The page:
SS: The local?Yeah, they had election. They went on a strike over here, too. Yeah, they had the agency there they could do anything they want. Al though they couldn't force you to join the union, at that time. Do you think the CIO got more for the men than the AF of L? Well, now, they are both— I mean, those days. Well, yeah, the CIO Mr- radial. You know, they was a little bit- they were asking too much. But now they are same, both. Same thing. Well, this Meyers: Mike was telling me some about him. Some stories about him.
But they reprimand him and sometimes they lay him off, two, three daysor week. Punish him that way, you know. He was alright. Did the men spend any time with him outside of work? Off of work? No. No, he was divorced. He had no wife. He divorce his wife, back East before he come out this way. And he was living alone. He and another fella lived together for a while, and then the other fella quit, Kand he live alone. He was boarding 6c»n- worn)over there, German.
SS: Did he spend most of his time with management? Meyers?
GD: Oh, he spent his time at home. And when the mill was runnif nights,he had something to do with that, too, you see. He had to see that the night shift was running, too. Another thing that Mike told me was that once some of the guys tried to kick some of the Greeks out of the sawmill and get the jobs. I think this was maybe in some hard times, and he said that Laird defen ded the Greeks and said they'd been there for a longer time, they got the jobs and they earned them and they're gonna keep 'em. Oh, yeah, they were honest. As long as you do the work, why, they kept he run manager, the whole works, you know. Below the company. It isn't like now. Well, you figure that once the Greeks started getting in the sawmill then they just kept on getting in, after they got a start in there, and that's how they got so many in the sawmill?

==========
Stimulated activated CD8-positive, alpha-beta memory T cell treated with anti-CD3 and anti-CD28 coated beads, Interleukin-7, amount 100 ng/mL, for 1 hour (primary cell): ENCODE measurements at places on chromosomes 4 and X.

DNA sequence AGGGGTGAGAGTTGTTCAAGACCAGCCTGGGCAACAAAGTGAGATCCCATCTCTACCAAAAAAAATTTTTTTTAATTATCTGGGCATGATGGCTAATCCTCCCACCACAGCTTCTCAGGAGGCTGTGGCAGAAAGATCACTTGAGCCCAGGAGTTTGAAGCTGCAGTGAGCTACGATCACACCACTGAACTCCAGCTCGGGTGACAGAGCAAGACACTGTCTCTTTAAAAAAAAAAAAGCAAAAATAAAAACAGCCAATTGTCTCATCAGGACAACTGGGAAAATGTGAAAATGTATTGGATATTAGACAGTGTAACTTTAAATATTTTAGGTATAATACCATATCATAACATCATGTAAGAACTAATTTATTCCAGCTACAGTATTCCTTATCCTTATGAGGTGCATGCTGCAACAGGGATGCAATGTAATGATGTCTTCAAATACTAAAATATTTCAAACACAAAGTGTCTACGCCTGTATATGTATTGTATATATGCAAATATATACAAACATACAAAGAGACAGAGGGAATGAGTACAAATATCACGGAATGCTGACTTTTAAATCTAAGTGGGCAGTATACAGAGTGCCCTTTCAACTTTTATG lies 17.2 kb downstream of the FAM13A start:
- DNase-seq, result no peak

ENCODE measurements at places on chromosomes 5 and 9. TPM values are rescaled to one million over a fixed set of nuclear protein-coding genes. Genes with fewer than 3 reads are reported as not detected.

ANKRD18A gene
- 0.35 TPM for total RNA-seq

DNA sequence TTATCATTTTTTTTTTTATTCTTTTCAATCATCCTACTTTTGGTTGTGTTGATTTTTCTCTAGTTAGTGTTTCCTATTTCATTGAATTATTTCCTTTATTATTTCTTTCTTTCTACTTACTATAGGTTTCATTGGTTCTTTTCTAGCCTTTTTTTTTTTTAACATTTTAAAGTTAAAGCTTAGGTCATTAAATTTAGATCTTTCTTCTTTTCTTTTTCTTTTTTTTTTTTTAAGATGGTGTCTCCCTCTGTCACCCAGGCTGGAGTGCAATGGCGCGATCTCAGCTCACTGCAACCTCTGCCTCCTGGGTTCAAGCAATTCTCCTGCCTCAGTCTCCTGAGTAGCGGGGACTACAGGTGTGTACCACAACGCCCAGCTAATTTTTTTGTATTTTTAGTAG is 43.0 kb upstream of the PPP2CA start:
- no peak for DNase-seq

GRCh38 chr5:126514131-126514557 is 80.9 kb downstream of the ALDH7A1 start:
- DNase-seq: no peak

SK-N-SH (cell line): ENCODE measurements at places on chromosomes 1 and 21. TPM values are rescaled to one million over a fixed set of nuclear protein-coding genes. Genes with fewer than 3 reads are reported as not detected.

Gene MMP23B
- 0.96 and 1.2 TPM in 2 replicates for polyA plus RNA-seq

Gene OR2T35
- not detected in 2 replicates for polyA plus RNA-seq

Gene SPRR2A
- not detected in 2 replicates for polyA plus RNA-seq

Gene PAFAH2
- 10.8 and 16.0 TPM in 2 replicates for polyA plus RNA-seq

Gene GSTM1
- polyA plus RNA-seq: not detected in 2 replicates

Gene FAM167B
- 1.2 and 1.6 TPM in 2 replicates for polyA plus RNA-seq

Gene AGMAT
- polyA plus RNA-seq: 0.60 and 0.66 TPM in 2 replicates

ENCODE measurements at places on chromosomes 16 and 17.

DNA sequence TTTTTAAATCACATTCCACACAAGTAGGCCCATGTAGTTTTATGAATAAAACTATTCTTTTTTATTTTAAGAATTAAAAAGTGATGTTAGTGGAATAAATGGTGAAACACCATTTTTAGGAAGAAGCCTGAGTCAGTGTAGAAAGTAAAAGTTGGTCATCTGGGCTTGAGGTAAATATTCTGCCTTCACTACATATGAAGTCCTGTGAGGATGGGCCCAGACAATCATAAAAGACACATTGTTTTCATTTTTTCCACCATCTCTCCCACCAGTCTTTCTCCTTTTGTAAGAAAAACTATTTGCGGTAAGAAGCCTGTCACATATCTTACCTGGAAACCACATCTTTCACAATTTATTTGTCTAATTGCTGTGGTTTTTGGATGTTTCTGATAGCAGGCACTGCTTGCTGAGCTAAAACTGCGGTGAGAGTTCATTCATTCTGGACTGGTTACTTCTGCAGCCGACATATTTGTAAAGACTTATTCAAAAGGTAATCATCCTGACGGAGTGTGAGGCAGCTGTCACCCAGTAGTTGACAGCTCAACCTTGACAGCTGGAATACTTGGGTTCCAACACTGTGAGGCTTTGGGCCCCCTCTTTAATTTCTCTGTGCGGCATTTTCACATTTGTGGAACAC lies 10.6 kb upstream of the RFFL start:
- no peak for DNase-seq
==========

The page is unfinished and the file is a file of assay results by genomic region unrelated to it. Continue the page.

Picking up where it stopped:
SS: Say, instead of working outside on the greenchain.
GD: Yeah, that's right. They just happened to get in there, I don't knowhow from the beginning, I guess they started in the mill and then one by one. And theresome that work outside, but not very many. Not very many. You know in comparison in group. Very few. I heard that— You had a brother here?